Clarity, unity drives China dsepite western reports
In the aftermath of the 20th National Congress of the Communist Party of China, one could walk away from the milestone event noticing a pointed unity and clarity of message. Not strictly among the assembled delegates — though there was plenty to be had in that case as well.
No, I’m talking about the almost uniform reaction from much of the international media, or at least what we are meant to think of when using the term “international media” — i.e. the press from the advanced economies of the West, which has, shall we say, not been particularly kind to China in recent years. If you had only read the coverage by these outlets, you would be forgiven for thinking the speech was about Taiwan and COVID-19 exclusively, two full hours on just these hot-button topics that have coincidentally been the focus of their China coverage both before and after the congress.
The real figure might come as a surprise: 650 words, cumulatively, on those subjects. 650 words of a report that ran almost 25,000. That’s less than 3 percent of its content, yet these subjects dominated the headlines. In particular, the sections on Taiwan — where the language remained nearly identical to past addresses — has driven a response from the highest levels of government.
Officials in the US seized the opportunity to claim there was an “accelerated timeline” for military action, or that such action could happen as soon as the end of the year, despite there being no indication of this within the text of the report, either implicitly or explicitly. Reporting on these assertions, while in some cases burying token skepticism long after most people stop reading, has largely repeated them uncritically, fueling a downward spiral in perceptions and influencing real-world relations in a materially detrimental way.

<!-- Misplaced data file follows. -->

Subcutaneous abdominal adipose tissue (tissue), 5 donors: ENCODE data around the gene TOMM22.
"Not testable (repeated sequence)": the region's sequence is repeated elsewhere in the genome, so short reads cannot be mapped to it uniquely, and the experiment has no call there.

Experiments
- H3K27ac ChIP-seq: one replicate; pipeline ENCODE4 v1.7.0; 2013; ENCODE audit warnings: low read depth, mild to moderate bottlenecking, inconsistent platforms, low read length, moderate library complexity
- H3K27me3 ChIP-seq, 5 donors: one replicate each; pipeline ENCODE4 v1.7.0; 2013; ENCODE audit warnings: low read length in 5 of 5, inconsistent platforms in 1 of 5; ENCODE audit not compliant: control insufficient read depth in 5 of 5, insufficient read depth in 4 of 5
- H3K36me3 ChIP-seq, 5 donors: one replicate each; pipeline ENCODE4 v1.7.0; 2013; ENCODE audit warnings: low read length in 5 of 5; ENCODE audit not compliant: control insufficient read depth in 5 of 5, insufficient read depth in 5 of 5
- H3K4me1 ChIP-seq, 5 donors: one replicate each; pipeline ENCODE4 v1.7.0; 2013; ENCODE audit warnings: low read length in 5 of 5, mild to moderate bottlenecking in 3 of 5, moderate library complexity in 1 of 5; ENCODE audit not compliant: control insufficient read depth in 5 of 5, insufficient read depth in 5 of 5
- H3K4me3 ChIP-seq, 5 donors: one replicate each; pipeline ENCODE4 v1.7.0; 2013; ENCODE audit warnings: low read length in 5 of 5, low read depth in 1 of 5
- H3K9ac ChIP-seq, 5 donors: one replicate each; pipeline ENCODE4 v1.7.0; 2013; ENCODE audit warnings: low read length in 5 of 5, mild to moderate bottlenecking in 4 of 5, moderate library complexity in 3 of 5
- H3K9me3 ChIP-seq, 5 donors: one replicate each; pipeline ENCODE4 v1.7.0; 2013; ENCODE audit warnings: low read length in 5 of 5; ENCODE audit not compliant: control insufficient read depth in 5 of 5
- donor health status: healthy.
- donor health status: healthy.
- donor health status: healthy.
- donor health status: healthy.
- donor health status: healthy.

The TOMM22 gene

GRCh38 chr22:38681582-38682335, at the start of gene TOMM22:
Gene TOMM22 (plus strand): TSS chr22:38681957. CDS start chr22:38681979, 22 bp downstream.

The aforementioned 3 percent has been well and truly covered, along with whatever scattered moments could be spun as revelatory instances of personal intrigue. So where does that leave the remaining 97 percent? Herein lies the reason why the lion’s share of the report was soundly ignored; it didn’t offer any opportunities for sensationalism or melodrama. It was an articulation of the country’s recent accomplishments, a reiteration of its future plans, and most importantly, a clarification of what achieving those plans will look like concretely.
That last part is important, because I haven’t forgotten how previous congresses were covered. By now we are all very familiar with China’s centenary goals, the major bullet points of the country’s agenda for 2021 and 2049. The first of these, coinciding with the 100th anniversary of the founding of the Communist Party of China, saw the conclusion of the long process of building what the Party calls a “moderately prosperous society.”
I bring this up because the concept of a “moderately prosperous society” has existed for a very long time, well before it was associated with the CPC’s 100th birthday. It has been a fixture in the rhetoric of modern Chinese leaders since at least the time of Deng Xiaoping, and in the past was criticized by many of the same outlets presently tut-tutting about the most recent congress for not being specific or grounded enough to serve as the foundation for real change. But as the centenary drew nearer, it did become more concrete, and was defined in terms that were material and testable: the doubling of GDP and disposable income from 2010 levels. The eradication of extreme poverty, a long-term project for China and the CPC, was eventually wedded to this metric as well.